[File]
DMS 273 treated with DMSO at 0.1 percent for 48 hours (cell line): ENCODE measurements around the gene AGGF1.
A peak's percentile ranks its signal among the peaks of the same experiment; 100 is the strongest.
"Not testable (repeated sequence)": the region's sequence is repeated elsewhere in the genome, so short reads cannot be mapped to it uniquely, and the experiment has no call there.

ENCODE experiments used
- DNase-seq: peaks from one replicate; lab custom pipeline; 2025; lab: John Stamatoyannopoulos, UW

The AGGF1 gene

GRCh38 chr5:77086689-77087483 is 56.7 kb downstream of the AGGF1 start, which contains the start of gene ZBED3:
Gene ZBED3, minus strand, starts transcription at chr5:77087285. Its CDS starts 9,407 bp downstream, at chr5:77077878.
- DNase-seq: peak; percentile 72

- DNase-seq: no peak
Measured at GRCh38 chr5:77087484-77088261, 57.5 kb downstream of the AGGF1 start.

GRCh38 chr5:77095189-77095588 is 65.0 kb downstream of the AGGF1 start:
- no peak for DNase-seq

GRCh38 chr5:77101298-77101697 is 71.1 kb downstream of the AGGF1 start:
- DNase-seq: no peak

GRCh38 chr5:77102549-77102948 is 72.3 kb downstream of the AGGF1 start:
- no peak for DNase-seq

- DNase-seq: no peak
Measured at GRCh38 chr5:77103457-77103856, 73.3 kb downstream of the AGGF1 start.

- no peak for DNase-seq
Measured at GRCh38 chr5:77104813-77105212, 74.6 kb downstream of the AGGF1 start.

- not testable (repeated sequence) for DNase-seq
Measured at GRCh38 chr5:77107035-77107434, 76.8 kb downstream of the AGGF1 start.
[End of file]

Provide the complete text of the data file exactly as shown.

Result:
DMS 273 treated with DMSO at 0.1 percent for 48 hours (cell line): ENCODE measurements around the gene AGGF1.
A peak's percentile ranks its signal among the peaks of the same experiment; 100 is the strongest.
"Not testable (repeated sequence)": the region's sequence is repeated elsewhere in the genome, so short reads cannot be mapped to it uniquely, and the experiment has no call there.

ENCODE experiments used
- DNase-seq: peaks from one replicate; lab custom pipeline; 2025; lab: John Stamatoyannopoulos, UW

The AGGF1 gene

GRCh38 chr5:77086689-77087483 is 56.7 kb downstream of the AGGF1 start, which contains the start of gene ZBED3:
Gene ZBED3, minus strand, starts transcription at chr5:77087285. Its CDS starts 9,407 bp downstream, at chr5:77077878.
- DNase-seq: peak; percentile 72

- DNase-seq: no peak
Measured at GRCh38 chr5:77087484-77088261, 57.5 kb downstream of the AGGF1 start.

GRCh38 chr5:77095189-77095588 is 65.0 kb downstream of the AGGF1 start:
- no peak for DNase-seq

GRCh38 chr5:77101298-77101697 is 71.1 kb downstream of the AGGF1 start:
- DNase-seq: no peak

GRCh38 chr5:77102549-77102948 is 72.3 kb downstream of the AGGF1 start:
- no peak for DNase-seq

- DNase-seq: no peak
Measured at GRCh38 chr5:77103457-77103856, 73.3 kb downstream of the AGGF1 start.

- no peak for DNase-seq
Measured at GRCh38 chr5:77104813-77105212, 74.6 kb downstream of the AGGF1 start.

- not testable (repeated sequence) for DNase-seq
Measured at GRCh38 chr5:77107035-77107434, 76.8 kb downstream of the AGGF1 start.